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When his family is plunged into poverty during the Great Depression, Ben Taylor takes a job with the US Civilian Conservation Corps developing the Great Smoky Mountains National Park. A tragic accident puts him in a dilemma: does he let someone else take the fall for what he did so he can keep his position? The repercussions of his decision plague him all the way to the Battle of the Bulge in World War II where Ben is reunited with an old friend from his time with the Corps. Inspired by actual events and the people who once lived in the Smoky Mountains before it became a National Park, this saga explores how people use stories to hide uncomfortable truths.
When I got the call to appear as a featured guest on the History Channel's Engineering That Built the World tv series my response was: "Me? You Sure? How did you hear about me?" I was told that the head of the history Channel recommended me. Really.
Not sure if I can verify that but I will say that if it hadn't been for my blog on the Durant Family Saga probably no one would have heard of my fictional account of the family of Thomas Durant. My name is associated with this infamous family because of my relentless pursuit of information about them and blogging about the research journey.
I went to the New York City A&E studios in August 2021 and spent about two hours interviewing with Karl Hollandt and his crew from Six West Media. And while they only used about three minutes of the total interview, I was thrilled to be a part of the episode about the building of the Transcontinental Railroad titled Race for the Railroad.
I'm not an expert on the Transcontinental Railroad but I am well versed in the motivations behind why Thomas Durant conspired to take over the Union Pacific Railroad and control the contracts - so he could bilk the U.S. government out of millions by over charging for construction.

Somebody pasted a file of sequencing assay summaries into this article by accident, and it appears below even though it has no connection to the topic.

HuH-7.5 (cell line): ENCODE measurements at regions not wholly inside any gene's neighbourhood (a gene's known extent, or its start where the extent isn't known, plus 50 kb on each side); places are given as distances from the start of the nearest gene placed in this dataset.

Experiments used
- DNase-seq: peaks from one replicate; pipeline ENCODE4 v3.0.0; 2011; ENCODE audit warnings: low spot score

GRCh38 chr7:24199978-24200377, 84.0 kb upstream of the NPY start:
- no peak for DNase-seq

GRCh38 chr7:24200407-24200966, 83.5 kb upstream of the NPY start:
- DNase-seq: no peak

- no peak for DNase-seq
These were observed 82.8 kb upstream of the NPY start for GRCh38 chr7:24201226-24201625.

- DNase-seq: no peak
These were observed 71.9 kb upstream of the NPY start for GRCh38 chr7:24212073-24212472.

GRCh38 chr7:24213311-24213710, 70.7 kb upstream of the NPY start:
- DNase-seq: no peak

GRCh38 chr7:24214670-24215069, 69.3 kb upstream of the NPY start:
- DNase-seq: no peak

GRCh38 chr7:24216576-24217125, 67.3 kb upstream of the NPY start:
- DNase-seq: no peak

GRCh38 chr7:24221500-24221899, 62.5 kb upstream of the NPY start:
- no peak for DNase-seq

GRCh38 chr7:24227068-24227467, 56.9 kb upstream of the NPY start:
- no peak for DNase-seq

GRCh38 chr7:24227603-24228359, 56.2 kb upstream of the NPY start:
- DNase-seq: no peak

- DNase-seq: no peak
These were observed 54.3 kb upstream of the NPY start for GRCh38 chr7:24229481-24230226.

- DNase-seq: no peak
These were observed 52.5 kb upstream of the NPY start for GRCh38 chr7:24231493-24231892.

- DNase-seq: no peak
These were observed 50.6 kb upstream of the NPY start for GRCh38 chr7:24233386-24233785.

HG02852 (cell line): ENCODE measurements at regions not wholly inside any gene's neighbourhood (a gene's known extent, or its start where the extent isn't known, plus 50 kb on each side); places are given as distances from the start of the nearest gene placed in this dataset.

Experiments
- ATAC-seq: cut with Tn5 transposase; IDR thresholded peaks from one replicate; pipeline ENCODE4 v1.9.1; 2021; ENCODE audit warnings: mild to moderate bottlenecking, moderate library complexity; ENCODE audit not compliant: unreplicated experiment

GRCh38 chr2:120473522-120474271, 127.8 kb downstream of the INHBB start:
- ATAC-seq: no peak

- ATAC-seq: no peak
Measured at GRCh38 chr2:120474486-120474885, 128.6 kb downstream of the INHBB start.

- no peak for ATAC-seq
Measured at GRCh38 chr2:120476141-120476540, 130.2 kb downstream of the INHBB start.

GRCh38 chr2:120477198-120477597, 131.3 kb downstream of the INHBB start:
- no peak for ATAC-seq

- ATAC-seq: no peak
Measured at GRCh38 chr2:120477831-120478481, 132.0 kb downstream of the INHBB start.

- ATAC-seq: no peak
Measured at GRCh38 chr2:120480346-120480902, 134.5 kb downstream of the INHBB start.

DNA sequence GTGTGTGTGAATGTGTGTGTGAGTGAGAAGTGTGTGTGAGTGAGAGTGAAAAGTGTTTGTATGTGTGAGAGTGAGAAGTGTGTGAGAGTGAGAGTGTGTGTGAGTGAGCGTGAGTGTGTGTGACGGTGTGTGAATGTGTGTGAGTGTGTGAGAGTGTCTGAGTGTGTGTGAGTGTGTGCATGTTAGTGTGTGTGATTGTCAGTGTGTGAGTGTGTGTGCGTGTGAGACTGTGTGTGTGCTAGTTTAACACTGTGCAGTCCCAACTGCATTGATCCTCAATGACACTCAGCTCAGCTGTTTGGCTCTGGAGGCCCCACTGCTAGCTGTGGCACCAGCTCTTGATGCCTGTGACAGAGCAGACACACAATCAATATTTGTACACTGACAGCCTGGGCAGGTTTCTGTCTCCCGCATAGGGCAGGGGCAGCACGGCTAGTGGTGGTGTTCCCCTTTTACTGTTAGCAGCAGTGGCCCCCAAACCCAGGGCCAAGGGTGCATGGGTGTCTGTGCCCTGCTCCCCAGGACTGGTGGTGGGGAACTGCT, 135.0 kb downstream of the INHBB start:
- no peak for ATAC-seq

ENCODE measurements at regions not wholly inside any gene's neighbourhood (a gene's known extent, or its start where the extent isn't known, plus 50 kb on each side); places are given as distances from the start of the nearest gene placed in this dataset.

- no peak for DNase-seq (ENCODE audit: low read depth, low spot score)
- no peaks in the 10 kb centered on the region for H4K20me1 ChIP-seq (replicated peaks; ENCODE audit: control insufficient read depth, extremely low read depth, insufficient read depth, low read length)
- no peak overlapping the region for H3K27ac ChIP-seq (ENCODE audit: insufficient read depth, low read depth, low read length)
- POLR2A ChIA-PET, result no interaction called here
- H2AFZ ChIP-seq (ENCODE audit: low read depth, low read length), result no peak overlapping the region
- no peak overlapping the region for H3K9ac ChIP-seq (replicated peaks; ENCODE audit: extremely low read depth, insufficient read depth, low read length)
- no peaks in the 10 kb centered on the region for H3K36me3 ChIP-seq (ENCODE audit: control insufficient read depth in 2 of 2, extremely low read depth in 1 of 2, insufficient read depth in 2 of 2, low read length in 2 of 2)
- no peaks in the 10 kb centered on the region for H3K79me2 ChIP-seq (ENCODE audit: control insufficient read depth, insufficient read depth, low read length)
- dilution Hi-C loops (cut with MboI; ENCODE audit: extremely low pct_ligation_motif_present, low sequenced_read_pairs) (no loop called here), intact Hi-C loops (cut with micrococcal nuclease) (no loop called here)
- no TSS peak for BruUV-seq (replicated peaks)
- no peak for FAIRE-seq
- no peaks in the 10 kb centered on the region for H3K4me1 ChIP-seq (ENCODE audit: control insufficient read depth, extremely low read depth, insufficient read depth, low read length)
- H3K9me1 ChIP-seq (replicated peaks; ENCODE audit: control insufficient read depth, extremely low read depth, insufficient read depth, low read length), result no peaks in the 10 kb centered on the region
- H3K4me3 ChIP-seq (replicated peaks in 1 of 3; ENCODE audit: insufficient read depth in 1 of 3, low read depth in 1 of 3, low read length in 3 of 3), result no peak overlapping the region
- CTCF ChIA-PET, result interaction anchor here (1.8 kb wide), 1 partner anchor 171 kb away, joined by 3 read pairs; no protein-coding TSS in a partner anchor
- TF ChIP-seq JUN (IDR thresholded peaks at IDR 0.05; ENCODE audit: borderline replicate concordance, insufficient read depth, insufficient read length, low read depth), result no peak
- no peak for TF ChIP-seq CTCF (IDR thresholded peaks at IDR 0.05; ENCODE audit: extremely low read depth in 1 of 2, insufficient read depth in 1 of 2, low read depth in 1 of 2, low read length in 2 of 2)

It was the money he made during this time period (1864-69) that allowed him to acquire the half million acres in the Adirondacks which he planned to exploit as a playground for the rich during the Gilded Age. His son William was supposed to spearhead this venture and if you read my novels you will learned more about what happened to Thomas Durant's legacy.
If you missed the first episode you can stream it online here.
I had this idea that my Durant Family Saga trilogy would get optioned one day as a spin-off of the popular streaming series Hell on Wheels, and I’d make a million dollars.
That hasn’t happened.
Actually, I didn’t set out writing the Durant Family Saga with the idea it would be adapted to a screenplay. That idea came later while working on my second novel in the trilogy and a fan pointed out that the family patriarch, Doc Durant, was also the main character on the tv series Hell on Wheels. Was it possible?
Serendipity provided me the opportunity to connect with an entertainment executive via a zoom chat who suggested a realistic scenario. “You’re not a best-selling author, and no one is going to come knocking, nor will they pay a screenwriter 25k to write the pilot episode of a series.” So, he said, “Write it yourself.”
I told him I’d give it a try and that my philosophy on writing has always been that if it ever feels like it’s a hardship, or I start to hate the process, I’d quit. He requested I develop a pilot episode and what the industry terms a ‘bible’ for the series. A bible, in a novelist’s world, would be a multiple-page synopsis, laying out each season of the series, the major plot points, and the trajectory of the story. My task was to condense nine hundred pages of my novels to fourteen pages (covering four seasons). We left it that I would send him my script when I was ready.